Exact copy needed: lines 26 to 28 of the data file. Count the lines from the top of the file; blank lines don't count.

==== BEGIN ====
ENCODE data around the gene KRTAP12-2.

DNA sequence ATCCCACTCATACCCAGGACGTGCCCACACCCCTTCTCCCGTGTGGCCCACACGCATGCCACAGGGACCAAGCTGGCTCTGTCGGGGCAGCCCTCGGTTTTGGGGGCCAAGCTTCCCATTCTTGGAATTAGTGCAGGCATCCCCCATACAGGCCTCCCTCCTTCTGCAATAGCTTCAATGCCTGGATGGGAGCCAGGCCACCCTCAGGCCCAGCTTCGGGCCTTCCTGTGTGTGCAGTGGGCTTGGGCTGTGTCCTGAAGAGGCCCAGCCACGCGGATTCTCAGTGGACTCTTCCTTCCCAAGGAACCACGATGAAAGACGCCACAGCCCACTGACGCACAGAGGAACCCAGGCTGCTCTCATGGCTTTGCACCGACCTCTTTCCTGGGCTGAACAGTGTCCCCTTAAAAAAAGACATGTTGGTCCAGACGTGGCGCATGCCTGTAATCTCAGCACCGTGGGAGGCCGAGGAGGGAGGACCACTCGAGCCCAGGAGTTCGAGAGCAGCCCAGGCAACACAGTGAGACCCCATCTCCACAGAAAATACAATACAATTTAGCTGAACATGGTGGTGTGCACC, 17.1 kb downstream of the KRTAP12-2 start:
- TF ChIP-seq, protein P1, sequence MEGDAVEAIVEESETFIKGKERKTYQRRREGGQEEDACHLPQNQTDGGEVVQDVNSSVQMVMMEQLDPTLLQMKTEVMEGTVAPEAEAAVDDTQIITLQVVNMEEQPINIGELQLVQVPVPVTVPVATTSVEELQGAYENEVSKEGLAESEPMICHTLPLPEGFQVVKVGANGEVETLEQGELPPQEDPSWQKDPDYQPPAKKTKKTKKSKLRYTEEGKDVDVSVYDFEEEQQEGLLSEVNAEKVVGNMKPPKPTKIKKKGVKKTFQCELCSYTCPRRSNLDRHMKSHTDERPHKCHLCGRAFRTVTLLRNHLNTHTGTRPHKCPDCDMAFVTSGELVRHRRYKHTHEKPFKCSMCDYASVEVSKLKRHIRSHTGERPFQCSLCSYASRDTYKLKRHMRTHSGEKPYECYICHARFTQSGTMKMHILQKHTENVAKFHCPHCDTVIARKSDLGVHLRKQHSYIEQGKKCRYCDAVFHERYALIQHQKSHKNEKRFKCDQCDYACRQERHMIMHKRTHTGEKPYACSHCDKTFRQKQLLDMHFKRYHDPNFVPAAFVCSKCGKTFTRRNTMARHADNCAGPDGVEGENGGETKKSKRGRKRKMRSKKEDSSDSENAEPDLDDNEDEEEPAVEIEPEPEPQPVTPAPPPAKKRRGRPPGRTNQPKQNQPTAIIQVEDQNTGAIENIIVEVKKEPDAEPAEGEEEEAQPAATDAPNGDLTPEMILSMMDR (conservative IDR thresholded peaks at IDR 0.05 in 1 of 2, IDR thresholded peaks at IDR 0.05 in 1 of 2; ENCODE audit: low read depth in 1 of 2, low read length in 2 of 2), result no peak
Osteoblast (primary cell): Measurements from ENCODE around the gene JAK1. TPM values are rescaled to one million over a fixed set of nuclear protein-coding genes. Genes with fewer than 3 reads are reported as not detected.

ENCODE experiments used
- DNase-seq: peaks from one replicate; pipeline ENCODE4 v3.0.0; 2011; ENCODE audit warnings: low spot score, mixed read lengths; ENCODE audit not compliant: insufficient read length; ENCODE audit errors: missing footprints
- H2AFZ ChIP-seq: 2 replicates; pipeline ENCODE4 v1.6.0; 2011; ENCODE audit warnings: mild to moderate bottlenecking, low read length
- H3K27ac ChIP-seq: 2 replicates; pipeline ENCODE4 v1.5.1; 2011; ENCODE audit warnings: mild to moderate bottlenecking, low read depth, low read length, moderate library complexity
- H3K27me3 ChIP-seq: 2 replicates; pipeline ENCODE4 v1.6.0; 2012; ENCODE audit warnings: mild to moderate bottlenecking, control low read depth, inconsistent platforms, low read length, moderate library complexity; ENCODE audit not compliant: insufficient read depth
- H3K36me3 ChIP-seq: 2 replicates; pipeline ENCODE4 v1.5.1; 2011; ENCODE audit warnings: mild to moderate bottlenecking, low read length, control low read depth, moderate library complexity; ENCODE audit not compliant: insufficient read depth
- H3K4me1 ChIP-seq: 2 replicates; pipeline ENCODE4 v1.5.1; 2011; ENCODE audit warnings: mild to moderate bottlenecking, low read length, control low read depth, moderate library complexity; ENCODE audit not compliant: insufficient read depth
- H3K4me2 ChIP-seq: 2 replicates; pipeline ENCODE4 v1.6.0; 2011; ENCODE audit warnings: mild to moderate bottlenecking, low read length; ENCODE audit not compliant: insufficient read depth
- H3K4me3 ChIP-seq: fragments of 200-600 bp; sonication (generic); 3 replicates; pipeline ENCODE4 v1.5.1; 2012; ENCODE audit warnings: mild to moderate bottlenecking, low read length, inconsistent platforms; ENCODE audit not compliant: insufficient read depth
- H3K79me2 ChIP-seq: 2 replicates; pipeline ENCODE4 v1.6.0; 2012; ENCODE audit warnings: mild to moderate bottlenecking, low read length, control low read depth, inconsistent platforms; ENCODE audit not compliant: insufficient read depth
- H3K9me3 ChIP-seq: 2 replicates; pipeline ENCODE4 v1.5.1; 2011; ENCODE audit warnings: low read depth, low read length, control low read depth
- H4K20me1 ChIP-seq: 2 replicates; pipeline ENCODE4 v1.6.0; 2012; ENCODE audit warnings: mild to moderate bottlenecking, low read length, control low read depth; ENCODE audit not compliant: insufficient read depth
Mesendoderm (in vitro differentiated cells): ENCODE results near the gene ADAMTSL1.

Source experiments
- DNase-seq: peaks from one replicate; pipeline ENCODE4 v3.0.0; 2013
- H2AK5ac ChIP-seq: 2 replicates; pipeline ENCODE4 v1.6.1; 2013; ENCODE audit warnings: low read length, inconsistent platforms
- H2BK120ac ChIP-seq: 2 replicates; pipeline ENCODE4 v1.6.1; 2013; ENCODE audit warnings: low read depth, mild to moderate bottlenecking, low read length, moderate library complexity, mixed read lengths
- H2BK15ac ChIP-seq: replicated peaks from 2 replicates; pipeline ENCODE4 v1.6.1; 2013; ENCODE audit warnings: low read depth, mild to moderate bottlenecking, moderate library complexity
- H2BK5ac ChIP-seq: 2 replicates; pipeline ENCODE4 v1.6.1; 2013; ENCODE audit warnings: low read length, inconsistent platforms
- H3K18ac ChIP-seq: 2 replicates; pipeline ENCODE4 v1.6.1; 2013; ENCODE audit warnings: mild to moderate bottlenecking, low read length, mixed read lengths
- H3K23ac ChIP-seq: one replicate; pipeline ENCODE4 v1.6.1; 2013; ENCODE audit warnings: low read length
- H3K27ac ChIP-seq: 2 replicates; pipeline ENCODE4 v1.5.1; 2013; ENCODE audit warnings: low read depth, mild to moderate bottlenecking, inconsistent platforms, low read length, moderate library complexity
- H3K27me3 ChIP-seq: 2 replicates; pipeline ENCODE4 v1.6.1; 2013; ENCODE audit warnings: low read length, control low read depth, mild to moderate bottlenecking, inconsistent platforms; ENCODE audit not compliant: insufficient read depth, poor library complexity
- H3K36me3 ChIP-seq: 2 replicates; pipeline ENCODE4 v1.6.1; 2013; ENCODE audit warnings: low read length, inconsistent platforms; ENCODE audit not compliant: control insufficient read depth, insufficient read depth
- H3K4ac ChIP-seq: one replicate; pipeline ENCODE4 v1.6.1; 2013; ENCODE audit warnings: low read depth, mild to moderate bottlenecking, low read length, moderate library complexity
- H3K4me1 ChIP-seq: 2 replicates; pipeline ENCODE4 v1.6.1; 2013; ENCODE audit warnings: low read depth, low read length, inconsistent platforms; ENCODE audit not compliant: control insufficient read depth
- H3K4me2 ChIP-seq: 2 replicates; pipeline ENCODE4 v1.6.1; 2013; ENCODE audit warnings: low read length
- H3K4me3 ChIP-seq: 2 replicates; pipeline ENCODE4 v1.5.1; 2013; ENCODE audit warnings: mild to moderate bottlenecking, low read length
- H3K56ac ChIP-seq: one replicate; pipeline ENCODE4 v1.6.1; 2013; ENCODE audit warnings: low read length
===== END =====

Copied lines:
- H3K27ac ChIP-seq: 2 replicates; pipeline ENCODE4 v1.5.1; 2013; ENCODE audit warnings: low read depth, mild to moderate bottlenecking, inconsistent platforms, low read length, moderate library complexity
- H3K27me3 ChIP-seq: 2 replicates; pipeline ENCODE4 v1.6.1; 2013; ENCODE audit warnings: low read length, control low read depth, mild to moderate bottlenecking, inconsistent platforms; ENCODE audit not compliant: insufficient read depth, poor library complexity
- H3K36me3 ChIP-seq: 2 replicates; pipeline ENCODE4 v1.6.1; 2013; ENCODE audit warnings: low read length, inconsistent platforms; ENCODE audit not compliant: control insufficient read depth, insufficient read depth